Lahontan and Other Trout Stories

Heenan Lake fish hatchery on Monitor Pass has produced over 150,000 Lahontan cuttroat trout and are planted in both California and Nevada.( Lets hope the fire doesn't affect the hatchery) And of course Pyramid Lake is the home of the monsters! At one time the Lahontan trout was the strain in Lake Tahoe primarily, only to be over fished in the early days.
Thanks for the post! So glad there are organizations and people out there that are pushing these alternatives to extinction!!! Good for all of them!!!! Good for the species!
If you want to fish and catch some nice size Lahontan trout Heenan lake is an easy place to go.
Not sure what this year will be like there with low rain fall and the fire just passing through.
I have fished there in very low water years and not much fun with all the thread algae on the lake.
But that's where the food lives for the fish.

I have fished there since the early 80s when it opened up for fishing.
It's a very restrictive lake catch/release only. No bait, flies or lures only.
A small boat (kayak/canoe) allowed.Electric motors only and only open
weekends, Labor day weekend through last weekend in October.

A fun place to sit in a float tube and watch nature around you while you
cast for the "big one".
The headwaters of the Upper Truckee River in Alpine County's Meiss Meadow is also a restored home waters for the Lahontan. It is open to catch and release single barbless hook fishing. Check the regulations. It is a beautiful meandering high mountain meadow stream. Fill out the angler report at the end of your day.
Also the East fork of the Carson has them.
Down stream from the Deadmans bridge on hwy 89
just before Markleyville has them but catch/release.

Great fish to have on a 4w fly rod.
Bull Lake in the Carson Iceberg Wilderness has a self sustaining population of Lahontans. I've spent a couple of mornings at the inlet stream. I never met the resident bear.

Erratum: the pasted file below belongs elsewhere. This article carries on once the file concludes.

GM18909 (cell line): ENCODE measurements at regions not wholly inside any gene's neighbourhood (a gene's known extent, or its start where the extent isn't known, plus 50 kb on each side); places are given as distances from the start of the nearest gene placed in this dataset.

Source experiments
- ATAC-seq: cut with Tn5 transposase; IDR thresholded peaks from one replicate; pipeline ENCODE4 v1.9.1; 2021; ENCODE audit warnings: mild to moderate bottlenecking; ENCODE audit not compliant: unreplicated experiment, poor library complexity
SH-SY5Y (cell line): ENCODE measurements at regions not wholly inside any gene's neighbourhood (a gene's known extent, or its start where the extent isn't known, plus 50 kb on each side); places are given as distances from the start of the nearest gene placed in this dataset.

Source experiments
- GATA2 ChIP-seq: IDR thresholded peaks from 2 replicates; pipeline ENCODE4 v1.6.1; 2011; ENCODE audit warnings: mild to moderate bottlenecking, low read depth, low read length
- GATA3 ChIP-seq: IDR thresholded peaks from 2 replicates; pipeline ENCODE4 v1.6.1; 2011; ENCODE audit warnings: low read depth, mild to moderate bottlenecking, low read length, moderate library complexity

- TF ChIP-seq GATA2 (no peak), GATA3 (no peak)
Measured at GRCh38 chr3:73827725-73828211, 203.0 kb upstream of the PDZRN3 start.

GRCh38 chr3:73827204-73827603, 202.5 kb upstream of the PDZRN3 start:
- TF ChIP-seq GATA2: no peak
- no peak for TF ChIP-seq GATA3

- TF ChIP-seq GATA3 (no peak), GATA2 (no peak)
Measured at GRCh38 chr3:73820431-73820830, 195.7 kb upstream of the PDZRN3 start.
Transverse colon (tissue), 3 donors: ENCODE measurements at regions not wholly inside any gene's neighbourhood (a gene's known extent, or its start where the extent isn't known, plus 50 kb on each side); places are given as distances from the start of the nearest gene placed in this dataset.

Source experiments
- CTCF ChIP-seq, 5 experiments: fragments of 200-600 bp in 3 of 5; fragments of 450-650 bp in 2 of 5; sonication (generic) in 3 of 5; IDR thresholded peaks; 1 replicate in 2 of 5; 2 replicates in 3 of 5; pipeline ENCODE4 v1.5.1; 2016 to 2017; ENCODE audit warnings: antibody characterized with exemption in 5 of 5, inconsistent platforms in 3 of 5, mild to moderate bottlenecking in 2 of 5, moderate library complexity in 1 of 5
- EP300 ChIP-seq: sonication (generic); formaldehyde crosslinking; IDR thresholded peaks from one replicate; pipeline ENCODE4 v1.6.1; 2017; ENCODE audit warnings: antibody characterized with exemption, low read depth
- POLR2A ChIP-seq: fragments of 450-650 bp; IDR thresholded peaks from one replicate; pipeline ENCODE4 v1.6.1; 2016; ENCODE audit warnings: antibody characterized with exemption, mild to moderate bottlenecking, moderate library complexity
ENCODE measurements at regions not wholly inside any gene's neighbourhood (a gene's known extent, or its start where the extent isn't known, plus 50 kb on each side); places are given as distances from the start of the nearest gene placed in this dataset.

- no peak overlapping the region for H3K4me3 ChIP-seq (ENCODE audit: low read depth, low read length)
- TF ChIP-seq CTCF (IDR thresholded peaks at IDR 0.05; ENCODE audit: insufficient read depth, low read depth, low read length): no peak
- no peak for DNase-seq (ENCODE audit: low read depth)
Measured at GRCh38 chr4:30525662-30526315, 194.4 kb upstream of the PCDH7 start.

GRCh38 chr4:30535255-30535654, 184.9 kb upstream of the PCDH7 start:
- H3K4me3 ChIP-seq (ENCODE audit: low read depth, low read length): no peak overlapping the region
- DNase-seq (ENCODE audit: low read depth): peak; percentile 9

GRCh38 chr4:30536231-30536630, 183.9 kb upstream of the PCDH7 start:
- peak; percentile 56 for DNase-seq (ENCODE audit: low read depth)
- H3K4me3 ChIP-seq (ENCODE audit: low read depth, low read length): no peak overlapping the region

Those in charge have been trying to restore Lahontans to Mill Creek (flows through the town of Walker) but I cannot say I have ever seen a single fish anywhere along that stream. One year Fish and Game planted Lahontans in the W Walker - I don't know if they continued the practice. The Lahontans are going to be outcompeted by the planted Rainbows all the time, the locals went into an absolute tizzy and, as is the typical political practice in these parts, spread a rumor that F&G intended to poison the W Walker' plant Lahontans, and outlaw fishing. The public meeting was quite well attended. Law enforcement nearly outnumbered interested citizens. It is not known if those who sent the death threats were present but no matter what was said by F&G it was revoltingly clear that the locals were more attached to being pissed off than listening.

By Day Creek near Bridgeport is reported to have a "pure" genetic strain which was common to the Walker Basin.

And then we have a local "fishing guide" whose brochure talks about "targeting" LCT and PCT. There are not many places one can fish for Lahontans (LCT) and it is not legal to fish for Paiutes (PCT) anywhere. All it takes to be a licensed guide is some paperwork and a fee to the state. I've tried to talk to the guy but it seems he does not care.
Casa Escarlata Robles Too said:
Also the East fork of the Carson has them.
Down stream from the Deadmans bridge on hwy 89
just before Markleyville has them but catch/release.

Great fish to have on a 4w fly rod.
Yup. Those 16 - 18 inchers in Bull Lake were caught on a 4 weight. And one was caught by a large Labrador Retriever. He dropped it at my feet and I returned it to the water along with the rest of them - not a mark on it.
ski3pin said:
I am saddened each time we stop in Walker and see the brochures asking for donations for more trout stocking. Why do they want to pollute good waters with factory fish? To help understand my view, here is a good read -

An Entirely Synthetic Fish: How Rainbow Trout Beguiled America and Overran the World

We can do better.
The businesses in town believe they are making their living off of this fish. I've asked the county for numbers of tourist dollars vs property tax and I don't get any answer.

But yeah - as I mentioned above the town had a conniption with the thought of putting Lahontans back in their home water. One man stated that they were "awful" fish. When I asked why he said "they don't fight".

edit to add: I don't support the local fish fund. My late husband helped them stock the mythical Alpers (wanna talk about a synthetic fish?) because he was the only person who was willing to get in the river instead of simply tossing the fish from the bank into spring waters. There still were a lot of casualties. He'd bring them home and we'd eat them.
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